3 28 RESPIRATORY CHANGES AT ALTITUDES FIg. 2. Effect of alveolar P02 on the linear portion of the CO2 response curve. (Redrawn from Fig. 5 of Lloyd, B. B., and Cunningham, D. J. C., 1963, in "The Regulation of Human Respiration", Blackwell Scientific Publications, Oxford) initiate the process. Stimulated by the reduced P 02 in the arterial blood, the carotid and aortic chemoreceptors cause an increase in ventilation, thereby lowering P C02 and causing respiratory alkalosis. The alkalosis of the cerebrospinal fluid (csf) initiates active transport processes which lower csf bicarbonate and restore hydrogen ion concentration (H+) toward normal. The alkalosis of the blood initiates renal mechanisms which lower blood buffer base. The processes controlling csf bicarbonate operate faster than the renal mechanisms so that at any given time during acclimatization to high altitude csf (H+) is virtually normal while arterial (U") is low (Severinghaus et al., 1963). During this period the reduced arterial (H") partially counteracts the hypoxic stimulus. As the renal adjustment of blood buffer base proceeds, ventilation progressively increases and PC02 progressively decreases. Arterial P0 2 rises by an amount which is approximately equal to the fall in P C02' thus progressively reducing the hypoxic stimulus. After several weeks an equilibrium is reached in which.ventilation is regulated by the combined stimuli related to arterial (H+), csf (H+) and arterial P0 2

4 R. L. RILEY 29 In Fig. 3 are shown CO 2 response curves performed on both acclimatized Oefthand fan) and unacclimatized (right hand fan) subjects. n both cases the CO 2 60 I'l r<l 11.r == N 0 <t Cl Fig. 3. Effect of prolonged acclimatization to high altitude (19,000 ft.) upon the fan of C02 response curves at different alveolar P02 levels. The linear portions of the curves have been extrapolated towards the base line. Fan of curves on right obtained at sea level before acclimatization. Fan of curves on left obtained after prolonged acclimatization. (Redrawn from fig. 2 of Milledge, J. S., 1963, in "The Regulation of Human Respiration" Blackwell Scientific Publications, Oxford) response curves become steeper when the alveolar P02 is lowered, but the slopes of curves at corresponding alveolar P0 2 values are steeper in the acclimatized person. The entire fan is displaced to the left by approximately 14 mm. Hg, after prolonged acclimatization to 19,000 feet. If the hypoxic stimulation of breathing in the acclimatized person is removed acutely by administering O 2, the immediate reduction in ventilation is only slight because the control mechanism is extremely sensitive to the elevation in PCOg which accompanies any reduction in ventilation. If hypoxia is removed permanently by return to sea level, ventilation slowly returns to normal (C02 response curve moves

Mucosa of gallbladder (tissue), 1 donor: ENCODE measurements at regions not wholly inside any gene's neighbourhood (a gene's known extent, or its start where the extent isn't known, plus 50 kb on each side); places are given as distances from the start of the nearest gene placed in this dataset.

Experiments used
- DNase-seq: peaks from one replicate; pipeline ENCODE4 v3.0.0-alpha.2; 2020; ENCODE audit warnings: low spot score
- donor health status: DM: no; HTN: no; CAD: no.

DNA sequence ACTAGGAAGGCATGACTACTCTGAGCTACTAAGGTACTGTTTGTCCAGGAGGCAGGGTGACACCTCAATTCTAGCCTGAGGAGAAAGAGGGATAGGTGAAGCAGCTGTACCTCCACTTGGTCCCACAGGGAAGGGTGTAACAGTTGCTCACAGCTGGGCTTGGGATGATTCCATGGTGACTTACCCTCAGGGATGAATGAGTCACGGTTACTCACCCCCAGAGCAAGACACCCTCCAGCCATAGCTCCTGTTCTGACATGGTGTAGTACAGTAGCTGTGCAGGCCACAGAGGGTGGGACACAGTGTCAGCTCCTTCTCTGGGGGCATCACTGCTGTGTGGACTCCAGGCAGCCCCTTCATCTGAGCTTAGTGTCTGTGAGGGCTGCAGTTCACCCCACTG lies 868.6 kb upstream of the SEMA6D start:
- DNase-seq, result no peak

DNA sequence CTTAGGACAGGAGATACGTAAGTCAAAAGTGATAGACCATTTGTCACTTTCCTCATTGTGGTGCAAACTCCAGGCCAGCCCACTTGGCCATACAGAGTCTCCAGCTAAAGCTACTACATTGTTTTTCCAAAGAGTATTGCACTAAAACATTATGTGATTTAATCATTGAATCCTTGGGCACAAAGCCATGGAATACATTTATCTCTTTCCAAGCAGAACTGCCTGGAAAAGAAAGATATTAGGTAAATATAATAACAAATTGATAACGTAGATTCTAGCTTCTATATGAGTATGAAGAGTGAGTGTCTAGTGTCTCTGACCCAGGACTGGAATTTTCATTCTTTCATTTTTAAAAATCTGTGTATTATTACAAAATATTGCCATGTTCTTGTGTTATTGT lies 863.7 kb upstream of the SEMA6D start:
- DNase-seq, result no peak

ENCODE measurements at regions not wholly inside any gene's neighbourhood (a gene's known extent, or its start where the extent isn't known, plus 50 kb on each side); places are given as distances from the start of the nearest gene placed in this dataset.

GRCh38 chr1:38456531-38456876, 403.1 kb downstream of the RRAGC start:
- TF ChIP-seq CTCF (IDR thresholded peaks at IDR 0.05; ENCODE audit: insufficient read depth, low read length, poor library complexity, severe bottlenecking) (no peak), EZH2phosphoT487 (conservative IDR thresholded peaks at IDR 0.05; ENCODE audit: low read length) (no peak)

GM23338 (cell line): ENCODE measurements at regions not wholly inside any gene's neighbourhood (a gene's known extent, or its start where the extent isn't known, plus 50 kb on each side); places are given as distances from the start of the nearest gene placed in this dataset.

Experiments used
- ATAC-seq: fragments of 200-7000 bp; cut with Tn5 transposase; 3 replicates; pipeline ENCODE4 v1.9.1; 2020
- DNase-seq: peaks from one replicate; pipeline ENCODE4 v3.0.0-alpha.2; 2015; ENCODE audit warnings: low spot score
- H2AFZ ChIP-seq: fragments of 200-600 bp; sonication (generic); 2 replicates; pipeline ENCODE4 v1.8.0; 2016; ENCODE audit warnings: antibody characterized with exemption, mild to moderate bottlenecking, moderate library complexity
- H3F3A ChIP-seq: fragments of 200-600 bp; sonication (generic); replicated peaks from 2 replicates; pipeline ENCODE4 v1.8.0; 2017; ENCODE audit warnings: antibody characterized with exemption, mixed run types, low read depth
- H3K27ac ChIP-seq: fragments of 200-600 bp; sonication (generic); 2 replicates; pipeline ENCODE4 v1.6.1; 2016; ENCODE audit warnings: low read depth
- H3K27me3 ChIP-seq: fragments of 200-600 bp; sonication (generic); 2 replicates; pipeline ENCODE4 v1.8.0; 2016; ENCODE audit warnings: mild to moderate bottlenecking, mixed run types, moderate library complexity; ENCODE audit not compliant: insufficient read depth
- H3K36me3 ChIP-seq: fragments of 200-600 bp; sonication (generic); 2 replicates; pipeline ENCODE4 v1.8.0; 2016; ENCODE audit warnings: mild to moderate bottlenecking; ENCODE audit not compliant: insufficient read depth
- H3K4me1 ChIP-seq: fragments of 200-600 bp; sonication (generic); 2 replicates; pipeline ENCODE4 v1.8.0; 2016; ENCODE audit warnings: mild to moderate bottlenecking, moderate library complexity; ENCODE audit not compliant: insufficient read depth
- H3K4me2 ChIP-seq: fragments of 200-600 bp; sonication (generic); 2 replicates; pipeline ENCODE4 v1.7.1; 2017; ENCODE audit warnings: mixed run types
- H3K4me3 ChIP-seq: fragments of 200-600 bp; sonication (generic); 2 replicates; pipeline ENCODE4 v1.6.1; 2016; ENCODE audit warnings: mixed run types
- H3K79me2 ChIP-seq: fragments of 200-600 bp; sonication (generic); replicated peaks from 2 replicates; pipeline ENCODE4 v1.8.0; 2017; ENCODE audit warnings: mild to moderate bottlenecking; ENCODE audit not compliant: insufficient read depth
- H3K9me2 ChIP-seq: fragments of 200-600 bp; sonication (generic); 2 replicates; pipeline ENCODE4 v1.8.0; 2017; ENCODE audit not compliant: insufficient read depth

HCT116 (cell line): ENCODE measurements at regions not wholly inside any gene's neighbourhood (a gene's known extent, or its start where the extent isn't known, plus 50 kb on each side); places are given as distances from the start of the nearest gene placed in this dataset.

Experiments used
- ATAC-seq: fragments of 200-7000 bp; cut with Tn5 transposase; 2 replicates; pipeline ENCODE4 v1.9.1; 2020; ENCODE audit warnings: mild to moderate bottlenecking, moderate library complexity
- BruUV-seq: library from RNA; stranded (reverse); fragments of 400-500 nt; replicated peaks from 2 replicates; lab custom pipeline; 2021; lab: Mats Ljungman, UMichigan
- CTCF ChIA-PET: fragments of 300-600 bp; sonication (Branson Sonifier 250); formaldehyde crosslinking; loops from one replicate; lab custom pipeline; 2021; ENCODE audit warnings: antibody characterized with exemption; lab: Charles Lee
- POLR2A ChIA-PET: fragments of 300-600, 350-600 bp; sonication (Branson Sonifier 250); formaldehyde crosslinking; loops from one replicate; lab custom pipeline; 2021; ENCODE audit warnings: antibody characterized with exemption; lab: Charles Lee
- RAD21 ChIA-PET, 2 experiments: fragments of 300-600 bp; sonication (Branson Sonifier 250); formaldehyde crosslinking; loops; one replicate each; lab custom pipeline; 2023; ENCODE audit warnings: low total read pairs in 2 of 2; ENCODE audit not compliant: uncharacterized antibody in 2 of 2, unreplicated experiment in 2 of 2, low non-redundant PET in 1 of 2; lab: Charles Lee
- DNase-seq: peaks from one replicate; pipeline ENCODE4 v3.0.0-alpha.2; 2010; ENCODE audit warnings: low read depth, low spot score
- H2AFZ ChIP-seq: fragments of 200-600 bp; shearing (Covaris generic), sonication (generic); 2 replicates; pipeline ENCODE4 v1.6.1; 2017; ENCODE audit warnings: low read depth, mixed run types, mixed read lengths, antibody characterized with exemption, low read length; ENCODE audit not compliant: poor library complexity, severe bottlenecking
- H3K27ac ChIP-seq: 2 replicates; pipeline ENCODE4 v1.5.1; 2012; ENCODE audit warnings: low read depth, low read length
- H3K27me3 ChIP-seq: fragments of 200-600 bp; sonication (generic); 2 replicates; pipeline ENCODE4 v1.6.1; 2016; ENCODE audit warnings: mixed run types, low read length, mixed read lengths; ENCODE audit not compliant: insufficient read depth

5 30 RESPIRATORY CHANGES AT ALTITUDES slowly to the right) as the buffer base in blood and csf rises. This requires several days. Although the changes which have been described are weil documented as applied to lowlanders going to high altitude, it appears that natives who have lived at high altitude for generations breathe somewhat less than more recently acclimstized people. As a result the natives have lower values of arterial P0 2 and higher values of arterial Pco, (Bainton et ai., 1964). The use of pharmacological agents to hasten the attainment of acclimatization to high altitude may well be possible. As stated above, the processes controlling csf bicarbonate normally operate faster than the renal mechanisms, suggesting that the rate at which the kidneys excrete base may be a limiting factor. By usinga pharmacological agent to accelerate the renal excretion of base at high altitude, respiratory alkalosis should be minimized and the hypoxic stimulus to breathe should be freed from the counteracting effect of alkaline blood. Hence ventilation should increase more and arterial P0 2 should be higher than it would be in the absence of the drug.' Experiments to test this hypothesis are in progress. By understanding the mechanisms which lie behind the observed respiratory changes at high altitude, it may be possible to manipulate these mechanisms to the advantage of man at high altitude. REFERENCES Bainton, C. R., Severinghaus, J. W., and Carcelen B, A. (1964). The Physiologist, 7: 83. Haldane. J. S. and Smith. J. L., (1893). J. Path. Bact., 1,168. Heyrnans, C., and Neil, E., (1958). Reflexogenic Areas of the Cardiovascular System, Boston. Little Brown and Ccmpany.. Severinghaus, J. W. Mitchell, R. A. Richardson, B. W., and Singer, M. M., (1963). J. Applied Physial.18, Il55.